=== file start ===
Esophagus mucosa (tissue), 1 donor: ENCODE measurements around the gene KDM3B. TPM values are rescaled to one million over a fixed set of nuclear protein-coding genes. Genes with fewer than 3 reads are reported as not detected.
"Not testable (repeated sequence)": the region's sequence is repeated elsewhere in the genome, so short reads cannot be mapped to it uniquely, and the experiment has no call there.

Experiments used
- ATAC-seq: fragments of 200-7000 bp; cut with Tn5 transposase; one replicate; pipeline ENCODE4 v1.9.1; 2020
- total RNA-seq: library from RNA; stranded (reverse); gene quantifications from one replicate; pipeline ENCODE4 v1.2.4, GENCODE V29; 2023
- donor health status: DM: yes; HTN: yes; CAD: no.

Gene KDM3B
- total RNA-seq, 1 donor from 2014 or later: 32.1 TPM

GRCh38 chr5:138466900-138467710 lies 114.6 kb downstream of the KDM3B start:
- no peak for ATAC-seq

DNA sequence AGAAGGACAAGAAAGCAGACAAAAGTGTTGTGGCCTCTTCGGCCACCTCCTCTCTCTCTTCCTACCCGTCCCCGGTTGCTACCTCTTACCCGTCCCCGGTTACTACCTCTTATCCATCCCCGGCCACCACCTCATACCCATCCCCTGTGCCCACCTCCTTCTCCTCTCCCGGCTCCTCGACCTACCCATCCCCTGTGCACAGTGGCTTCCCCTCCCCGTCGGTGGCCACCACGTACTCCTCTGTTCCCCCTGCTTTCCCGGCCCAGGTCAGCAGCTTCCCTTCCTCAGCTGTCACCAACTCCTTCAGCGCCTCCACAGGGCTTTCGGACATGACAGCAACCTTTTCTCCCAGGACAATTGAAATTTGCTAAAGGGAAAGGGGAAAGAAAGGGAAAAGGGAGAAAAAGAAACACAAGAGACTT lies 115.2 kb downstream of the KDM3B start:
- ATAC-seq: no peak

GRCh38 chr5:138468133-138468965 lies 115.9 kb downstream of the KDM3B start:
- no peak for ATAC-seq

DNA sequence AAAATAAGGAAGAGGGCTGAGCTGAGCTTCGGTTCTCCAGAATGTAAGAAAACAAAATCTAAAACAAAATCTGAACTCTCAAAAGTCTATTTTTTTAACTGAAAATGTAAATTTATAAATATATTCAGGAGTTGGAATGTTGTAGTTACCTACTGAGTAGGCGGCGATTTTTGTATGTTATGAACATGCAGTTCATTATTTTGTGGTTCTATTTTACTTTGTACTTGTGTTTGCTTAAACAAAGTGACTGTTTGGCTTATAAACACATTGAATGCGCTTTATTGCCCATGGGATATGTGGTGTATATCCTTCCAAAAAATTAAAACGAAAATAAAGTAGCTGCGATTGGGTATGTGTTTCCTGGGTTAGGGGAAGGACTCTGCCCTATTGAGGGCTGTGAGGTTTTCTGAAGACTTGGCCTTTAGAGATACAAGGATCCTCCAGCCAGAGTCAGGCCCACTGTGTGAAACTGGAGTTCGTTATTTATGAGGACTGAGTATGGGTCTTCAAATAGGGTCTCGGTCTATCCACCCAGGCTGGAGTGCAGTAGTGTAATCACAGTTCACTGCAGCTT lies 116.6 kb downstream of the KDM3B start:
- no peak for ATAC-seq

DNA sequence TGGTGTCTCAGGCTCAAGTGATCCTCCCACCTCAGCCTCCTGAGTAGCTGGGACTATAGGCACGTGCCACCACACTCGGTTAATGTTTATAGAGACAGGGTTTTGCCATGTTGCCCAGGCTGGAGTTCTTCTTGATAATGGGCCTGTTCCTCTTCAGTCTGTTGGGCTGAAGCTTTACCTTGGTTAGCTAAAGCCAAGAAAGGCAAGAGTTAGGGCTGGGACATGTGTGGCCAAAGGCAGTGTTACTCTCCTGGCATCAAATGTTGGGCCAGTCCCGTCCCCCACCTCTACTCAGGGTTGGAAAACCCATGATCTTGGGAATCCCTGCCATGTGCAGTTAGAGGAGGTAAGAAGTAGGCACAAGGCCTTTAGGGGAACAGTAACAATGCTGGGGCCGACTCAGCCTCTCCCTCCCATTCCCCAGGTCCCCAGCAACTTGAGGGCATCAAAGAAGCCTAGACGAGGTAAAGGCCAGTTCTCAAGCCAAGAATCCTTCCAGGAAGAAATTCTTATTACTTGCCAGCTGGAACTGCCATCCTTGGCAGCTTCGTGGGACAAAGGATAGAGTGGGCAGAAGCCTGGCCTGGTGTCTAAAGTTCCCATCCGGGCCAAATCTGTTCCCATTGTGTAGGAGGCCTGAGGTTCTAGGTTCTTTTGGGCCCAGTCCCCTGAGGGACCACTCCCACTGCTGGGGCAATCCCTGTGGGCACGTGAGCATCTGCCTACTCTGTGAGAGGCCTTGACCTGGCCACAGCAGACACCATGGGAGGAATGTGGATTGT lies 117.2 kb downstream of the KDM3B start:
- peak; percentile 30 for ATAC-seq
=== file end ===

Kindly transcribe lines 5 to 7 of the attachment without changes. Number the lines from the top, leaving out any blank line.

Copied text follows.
- total RNA-seq: library from RNA; stranded (reverse); gene quantifications from one replicate; pipeline ENCODE4 v1.2.4, GENCODE V29; 2023
- donor health status: DM: yes; HTN: yes; CAD: no.

Gene KDM3B